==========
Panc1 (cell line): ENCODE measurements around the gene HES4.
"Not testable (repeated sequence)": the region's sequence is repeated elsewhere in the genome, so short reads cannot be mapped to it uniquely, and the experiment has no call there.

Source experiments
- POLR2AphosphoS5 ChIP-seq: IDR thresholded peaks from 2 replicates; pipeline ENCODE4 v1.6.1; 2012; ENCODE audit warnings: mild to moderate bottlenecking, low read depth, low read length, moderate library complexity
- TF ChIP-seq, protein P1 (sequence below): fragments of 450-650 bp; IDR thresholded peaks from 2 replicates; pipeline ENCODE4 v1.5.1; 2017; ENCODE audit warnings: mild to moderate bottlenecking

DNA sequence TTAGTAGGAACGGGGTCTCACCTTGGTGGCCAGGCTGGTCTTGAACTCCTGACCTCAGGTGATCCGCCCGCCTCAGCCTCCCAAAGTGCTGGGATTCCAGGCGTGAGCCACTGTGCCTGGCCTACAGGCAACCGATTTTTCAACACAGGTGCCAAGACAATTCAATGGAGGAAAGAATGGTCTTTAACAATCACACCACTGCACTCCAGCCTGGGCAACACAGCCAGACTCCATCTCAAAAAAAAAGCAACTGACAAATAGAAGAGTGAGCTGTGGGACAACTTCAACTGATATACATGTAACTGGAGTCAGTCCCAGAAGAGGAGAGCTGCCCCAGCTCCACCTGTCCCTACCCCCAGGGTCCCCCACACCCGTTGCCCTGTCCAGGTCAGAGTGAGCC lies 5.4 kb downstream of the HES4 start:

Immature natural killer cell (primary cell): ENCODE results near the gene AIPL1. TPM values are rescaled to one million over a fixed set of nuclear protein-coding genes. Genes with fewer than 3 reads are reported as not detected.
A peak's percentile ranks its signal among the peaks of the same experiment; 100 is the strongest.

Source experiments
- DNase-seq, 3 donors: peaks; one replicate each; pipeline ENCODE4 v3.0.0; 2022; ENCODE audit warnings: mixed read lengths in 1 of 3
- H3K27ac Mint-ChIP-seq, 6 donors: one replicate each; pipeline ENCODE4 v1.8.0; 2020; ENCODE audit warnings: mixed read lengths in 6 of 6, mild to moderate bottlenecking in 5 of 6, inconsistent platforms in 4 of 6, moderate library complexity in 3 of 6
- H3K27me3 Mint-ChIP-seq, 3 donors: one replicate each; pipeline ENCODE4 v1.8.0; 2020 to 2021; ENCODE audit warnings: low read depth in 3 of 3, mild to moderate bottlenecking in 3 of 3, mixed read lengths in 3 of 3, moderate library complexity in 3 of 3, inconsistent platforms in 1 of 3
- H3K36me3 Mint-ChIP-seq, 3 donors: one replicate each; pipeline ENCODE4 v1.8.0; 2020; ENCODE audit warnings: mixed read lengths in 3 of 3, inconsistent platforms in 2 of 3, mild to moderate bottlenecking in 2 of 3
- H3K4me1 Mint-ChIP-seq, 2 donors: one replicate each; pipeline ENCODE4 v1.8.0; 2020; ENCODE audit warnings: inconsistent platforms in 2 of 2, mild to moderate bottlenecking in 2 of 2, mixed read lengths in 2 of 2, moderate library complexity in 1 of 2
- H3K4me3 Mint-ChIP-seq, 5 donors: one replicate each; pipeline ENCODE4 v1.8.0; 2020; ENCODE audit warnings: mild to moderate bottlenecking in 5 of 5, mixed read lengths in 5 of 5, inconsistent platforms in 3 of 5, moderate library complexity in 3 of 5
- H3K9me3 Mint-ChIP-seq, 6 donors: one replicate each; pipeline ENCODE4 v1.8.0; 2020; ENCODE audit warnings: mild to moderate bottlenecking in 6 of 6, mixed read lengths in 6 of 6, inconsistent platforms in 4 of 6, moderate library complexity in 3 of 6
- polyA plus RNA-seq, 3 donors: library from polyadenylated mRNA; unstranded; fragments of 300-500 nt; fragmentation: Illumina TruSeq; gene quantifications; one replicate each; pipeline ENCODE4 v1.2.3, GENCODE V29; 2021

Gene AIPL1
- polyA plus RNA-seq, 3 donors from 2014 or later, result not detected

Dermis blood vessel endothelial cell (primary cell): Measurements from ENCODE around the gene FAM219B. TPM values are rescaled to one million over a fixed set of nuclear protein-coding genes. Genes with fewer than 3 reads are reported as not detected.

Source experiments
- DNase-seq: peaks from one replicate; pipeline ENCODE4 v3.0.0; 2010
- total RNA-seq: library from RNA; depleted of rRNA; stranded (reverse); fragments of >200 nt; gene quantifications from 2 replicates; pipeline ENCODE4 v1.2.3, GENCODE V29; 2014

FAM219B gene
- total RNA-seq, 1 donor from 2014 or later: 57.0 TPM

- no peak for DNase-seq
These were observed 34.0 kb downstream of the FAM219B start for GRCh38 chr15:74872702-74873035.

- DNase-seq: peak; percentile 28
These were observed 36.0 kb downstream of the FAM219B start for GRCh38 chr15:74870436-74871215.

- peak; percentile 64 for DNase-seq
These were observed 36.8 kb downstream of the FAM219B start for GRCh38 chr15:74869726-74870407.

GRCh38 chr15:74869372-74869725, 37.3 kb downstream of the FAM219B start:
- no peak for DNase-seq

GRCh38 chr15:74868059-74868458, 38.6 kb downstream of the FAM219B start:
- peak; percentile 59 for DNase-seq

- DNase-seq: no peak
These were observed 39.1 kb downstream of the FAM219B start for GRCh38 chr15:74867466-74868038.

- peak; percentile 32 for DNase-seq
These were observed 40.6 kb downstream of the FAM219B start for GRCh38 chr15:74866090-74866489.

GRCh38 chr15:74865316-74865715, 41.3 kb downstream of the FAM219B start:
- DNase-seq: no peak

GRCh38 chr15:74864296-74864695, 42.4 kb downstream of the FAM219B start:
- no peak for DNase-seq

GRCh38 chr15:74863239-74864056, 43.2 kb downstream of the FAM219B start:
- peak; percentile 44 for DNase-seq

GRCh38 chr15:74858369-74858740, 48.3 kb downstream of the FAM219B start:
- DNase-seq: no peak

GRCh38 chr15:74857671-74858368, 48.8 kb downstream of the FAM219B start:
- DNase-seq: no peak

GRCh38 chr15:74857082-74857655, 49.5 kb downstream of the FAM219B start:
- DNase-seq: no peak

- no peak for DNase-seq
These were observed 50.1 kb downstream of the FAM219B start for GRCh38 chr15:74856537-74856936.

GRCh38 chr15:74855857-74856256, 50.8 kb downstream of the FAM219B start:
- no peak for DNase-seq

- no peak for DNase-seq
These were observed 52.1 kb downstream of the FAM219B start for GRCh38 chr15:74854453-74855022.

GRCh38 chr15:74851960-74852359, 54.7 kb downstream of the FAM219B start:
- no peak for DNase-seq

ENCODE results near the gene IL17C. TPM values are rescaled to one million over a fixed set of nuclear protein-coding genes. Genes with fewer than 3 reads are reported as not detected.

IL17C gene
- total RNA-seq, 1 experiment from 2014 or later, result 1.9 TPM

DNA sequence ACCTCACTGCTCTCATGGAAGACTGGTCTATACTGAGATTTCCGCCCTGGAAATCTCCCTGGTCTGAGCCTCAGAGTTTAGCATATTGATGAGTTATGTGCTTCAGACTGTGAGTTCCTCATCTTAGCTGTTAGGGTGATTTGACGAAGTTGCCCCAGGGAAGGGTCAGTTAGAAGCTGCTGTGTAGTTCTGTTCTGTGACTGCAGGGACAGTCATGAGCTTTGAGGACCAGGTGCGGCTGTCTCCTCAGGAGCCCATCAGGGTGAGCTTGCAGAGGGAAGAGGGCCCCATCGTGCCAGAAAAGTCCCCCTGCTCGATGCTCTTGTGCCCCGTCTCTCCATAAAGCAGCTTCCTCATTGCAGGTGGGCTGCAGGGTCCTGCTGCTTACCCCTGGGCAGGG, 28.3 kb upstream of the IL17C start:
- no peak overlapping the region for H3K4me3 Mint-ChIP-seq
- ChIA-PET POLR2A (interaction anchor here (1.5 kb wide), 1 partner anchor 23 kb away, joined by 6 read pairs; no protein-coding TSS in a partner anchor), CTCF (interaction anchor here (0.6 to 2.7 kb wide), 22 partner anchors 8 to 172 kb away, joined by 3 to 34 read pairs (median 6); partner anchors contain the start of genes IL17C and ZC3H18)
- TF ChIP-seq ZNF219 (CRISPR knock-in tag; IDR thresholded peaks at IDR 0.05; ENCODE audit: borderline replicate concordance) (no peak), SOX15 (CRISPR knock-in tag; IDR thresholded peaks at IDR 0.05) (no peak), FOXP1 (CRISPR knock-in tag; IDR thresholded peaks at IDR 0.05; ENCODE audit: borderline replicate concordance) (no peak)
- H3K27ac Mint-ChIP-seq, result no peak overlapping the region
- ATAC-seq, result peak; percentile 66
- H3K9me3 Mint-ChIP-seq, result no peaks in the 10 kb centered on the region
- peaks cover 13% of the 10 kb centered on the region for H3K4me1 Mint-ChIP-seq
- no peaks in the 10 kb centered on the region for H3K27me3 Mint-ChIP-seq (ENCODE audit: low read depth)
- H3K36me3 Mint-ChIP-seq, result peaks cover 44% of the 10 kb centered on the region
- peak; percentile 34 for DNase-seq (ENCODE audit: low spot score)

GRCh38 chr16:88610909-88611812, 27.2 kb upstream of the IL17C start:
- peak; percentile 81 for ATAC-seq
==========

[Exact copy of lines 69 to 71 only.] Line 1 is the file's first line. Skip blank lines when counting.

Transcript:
- H3K9me3 Mint-ChIP-seq, result no peaks in the 10 kb centered on the region
- peaks cover 13% of the 10 kb centered on the region for H3K4me1 Mint-ChIP-seq
- no peaks in the 10 kb centered on the region for H3K27me3 Mint-ChIP-seq (ENCODE audit: low read depth)